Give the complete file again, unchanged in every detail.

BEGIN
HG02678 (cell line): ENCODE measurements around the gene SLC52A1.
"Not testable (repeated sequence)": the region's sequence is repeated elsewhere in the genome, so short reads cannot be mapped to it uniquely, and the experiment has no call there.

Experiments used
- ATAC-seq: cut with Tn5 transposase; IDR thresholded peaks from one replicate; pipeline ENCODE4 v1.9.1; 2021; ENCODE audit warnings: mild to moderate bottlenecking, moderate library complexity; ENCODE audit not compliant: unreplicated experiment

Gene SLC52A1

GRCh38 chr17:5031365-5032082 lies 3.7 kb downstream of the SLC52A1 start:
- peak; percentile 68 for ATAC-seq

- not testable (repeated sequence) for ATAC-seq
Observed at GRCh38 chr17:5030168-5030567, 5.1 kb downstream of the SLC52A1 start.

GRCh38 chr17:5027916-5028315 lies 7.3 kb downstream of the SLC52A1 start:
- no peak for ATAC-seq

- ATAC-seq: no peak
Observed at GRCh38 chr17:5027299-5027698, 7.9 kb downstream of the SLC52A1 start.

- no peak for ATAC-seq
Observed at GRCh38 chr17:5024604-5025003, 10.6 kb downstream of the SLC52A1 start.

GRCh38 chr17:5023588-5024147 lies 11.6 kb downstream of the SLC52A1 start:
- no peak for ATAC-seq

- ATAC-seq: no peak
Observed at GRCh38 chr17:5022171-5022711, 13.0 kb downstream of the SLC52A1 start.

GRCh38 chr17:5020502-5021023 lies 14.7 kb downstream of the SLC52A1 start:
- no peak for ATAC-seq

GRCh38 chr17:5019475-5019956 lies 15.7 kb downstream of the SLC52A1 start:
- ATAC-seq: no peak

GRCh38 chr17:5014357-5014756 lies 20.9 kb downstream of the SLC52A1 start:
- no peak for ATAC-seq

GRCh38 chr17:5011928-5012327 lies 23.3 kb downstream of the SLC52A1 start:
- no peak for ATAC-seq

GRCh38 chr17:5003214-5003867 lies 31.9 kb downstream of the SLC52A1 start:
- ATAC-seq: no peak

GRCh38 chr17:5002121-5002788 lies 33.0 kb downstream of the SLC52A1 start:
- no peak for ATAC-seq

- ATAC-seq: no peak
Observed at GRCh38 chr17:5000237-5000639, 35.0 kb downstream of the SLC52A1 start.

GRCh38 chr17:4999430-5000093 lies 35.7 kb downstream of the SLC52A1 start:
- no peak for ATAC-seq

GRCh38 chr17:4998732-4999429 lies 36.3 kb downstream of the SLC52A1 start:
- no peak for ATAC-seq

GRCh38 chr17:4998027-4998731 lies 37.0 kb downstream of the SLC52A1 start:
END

HG02678 (cell line): ENCODE measurements around the gene SLC52A1.
"Not testable (repeated sequence)": the region's sequence is repeated elsewhere in the genome, so short reads cannot be mapped to it uniquely, and the experiment has no call there.

Experiments used
- ATAC-seq: cut with Tn5 transposase; IDR thresholded peaks from one replicate; pipeline ENCODE4 v1.9.1; 2021; ENCODE audit warnings: mild to moderate bottlenecking, moderate library complexity; ENCODE audit not compliant: unreplicated experiment

Gene SLC52A1

GRCh38 chr17:5031365-5032082 lies 3.7 kb downstream of the SLC52A1 start:
- peak; percentile 68 for ATAC-seq

- not testable (repeated sequence) for ATAC-seq
Observed at GRCh38 chr17:5030168-5030567, 5.1 kb downstream of the SLC52A1 start.

GRCh38 chr17:5027916-5028315 lies 7.3 kb downstream of the SLC52A1 start:
- no peak for ATAC-seq

- ATAC-seq: no peak
Observed at GRCh38 chr17:5027299-5027698, 7.9 kb downstream of the SLC52A1 start.

- no peak for ATAC-seq
Observed at GRCh38 chr17:5024604-5025003, 10.6 kb downstream of the SLC52A1 start.

GRCh38 chr17:5023588-5024147 lies 11.6 kb downstream of the SLC52A1 start:
- no peak for ATAC-seq

- ATAC-seq: no peak
Observed at GRCh38 chr17:5022171-5022711, 13.0 kb downstream of the SLC52A1 start.

GRCh38 chr17:5020502-5021023 lies 14.7 kb downstream of the SLC52A1 start:
- no peak for ATAC-seq

GRCh38 chr17:5019475-5019956 lies 15.7 kb downstream of the SLC52A1 start:
- ATAC-seq: no peak

GRCh38 chr17:5014357-5014756 lies 20.9 kb downstream of the SLC52A1 start:
- no peak for ATAC-seq

GRCh38 chr17:5011928-5012327 lies 23.3 kb downstream of the SLC52A1 start:
- no peak for ATAC-seq

GRCh38 chr17:5003214-5003867 lies 31.9 kb downstream of the SLC52A1 start:
- ATAC-seq: no peak

GRCh38 chr17:5002121-5002788 lies 33.0 kb downstream of the SLC52A1 start:
- no peak for ATAC-seq

- ATAC-seq: no peak
Observed at GRCh38 chr17:5000237-5000639, 35.0 kb downstream of the SLC52A1 start.

GRCh38 chr17:4999430-5000093 lies 35.7 kb downstream of the SLC52A1 start:
- no peak for ATAC-seq

GRCh38 chr17:4998732-4999429 lies 36.3 kb downstream of the SLC52A1 start:
- no peak for ATAC-seq

GRCh38 chr17:4998027-4998731 lies 37.0 kb downstream of the SLC52A1 start: